The Paramount, a hip and popular film and coffee house in downtown Oklahoma City, provided the perfect location for the first public screening of Real Live Angels. The gathering of around 25 moviegoers included a cross-section of those who heard about the film on a local radio interview on the NPR station KOSU, in newspaper coverage in the Gazette and through good, new-fashioned social media. The movie was followed by a question and answer discussion with filmmaker Brent Weber. Real Live Angels is a 45-minute documentary surrounding a summer camp for people with disabilities which has been in operation for more than six decades.
“This was the perfect setting for our first screening: intimate, comfortable and accessible,” said Weber, who plans five more screenings during his pre-festival/research period for the documentary. “Not only did we have people from the academic and film lover communities, but we also had friends from the special needs community as well, including a group from Dynasty Care Services, an adult day center in nearby Del City. We got feedback that confirms the stories in this film hit home with a variety of people.”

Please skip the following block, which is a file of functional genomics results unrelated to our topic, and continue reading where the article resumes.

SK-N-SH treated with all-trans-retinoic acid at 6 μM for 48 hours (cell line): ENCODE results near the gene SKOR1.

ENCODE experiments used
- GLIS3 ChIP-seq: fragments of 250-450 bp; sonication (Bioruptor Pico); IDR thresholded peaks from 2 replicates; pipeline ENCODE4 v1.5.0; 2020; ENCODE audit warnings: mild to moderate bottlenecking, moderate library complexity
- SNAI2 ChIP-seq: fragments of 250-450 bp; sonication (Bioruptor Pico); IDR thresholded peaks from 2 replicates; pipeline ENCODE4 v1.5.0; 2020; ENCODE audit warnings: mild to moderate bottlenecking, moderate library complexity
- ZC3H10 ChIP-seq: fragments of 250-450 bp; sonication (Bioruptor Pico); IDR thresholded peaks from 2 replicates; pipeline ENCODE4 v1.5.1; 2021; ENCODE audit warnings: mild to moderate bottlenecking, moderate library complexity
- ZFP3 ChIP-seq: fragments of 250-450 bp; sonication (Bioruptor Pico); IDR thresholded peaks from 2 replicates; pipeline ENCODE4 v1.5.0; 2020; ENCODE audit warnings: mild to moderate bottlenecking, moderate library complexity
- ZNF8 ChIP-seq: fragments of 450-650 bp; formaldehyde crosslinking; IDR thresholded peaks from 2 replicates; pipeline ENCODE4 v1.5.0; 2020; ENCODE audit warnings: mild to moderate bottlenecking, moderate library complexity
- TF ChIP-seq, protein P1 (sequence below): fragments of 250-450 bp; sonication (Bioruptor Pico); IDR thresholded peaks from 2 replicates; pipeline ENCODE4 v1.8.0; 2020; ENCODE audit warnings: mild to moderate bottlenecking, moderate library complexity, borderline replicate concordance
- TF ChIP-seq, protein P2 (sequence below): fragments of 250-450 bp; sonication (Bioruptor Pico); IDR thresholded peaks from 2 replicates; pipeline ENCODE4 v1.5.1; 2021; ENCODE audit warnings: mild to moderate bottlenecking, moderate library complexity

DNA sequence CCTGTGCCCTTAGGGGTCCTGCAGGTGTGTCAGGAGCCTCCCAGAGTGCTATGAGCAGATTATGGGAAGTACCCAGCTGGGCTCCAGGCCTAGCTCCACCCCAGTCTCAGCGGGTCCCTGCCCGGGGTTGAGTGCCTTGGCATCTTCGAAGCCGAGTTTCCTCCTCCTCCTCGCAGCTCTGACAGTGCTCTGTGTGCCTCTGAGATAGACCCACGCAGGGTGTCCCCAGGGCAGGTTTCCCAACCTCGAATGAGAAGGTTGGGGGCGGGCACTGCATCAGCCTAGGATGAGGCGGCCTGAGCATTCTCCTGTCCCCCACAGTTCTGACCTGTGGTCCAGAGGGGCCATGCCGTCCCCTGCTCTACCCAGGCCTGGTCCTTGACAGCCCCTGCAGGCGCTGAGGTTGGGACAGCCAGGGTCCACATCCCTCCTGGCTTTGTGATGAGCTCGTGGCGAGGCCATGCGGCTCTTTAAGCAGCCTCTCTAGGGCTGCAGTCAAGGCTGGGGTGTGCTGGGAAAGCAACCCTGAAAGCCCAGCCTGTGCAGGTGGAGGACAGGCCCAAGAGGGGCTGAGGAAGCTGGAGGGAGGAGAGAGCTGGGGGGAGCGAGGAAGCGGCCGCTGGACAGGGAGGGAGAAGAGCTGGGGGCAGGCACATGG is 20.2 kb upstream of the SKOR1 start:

“I am even more excited about the future for this story, and stories like it. This was a great start to a wonderful process of sharing this film with a bigger audience. I am so grateful to all who came to see the movie and look forward to all of our future opportunities to share the movie.”
The documentary will screen three times over the next ten days in Southern California, before a March 23 afternoon screening in Dallas before an audience expected to include many of those who attend and work at Camp Summit, the location featured in the movie. The final scheduled screening before festivals is scheduled for Thursday, March 27 in Norman on the campus of the University of Oklahoma. More specifics can be found on the website http://www.realliveangelsmovie.com.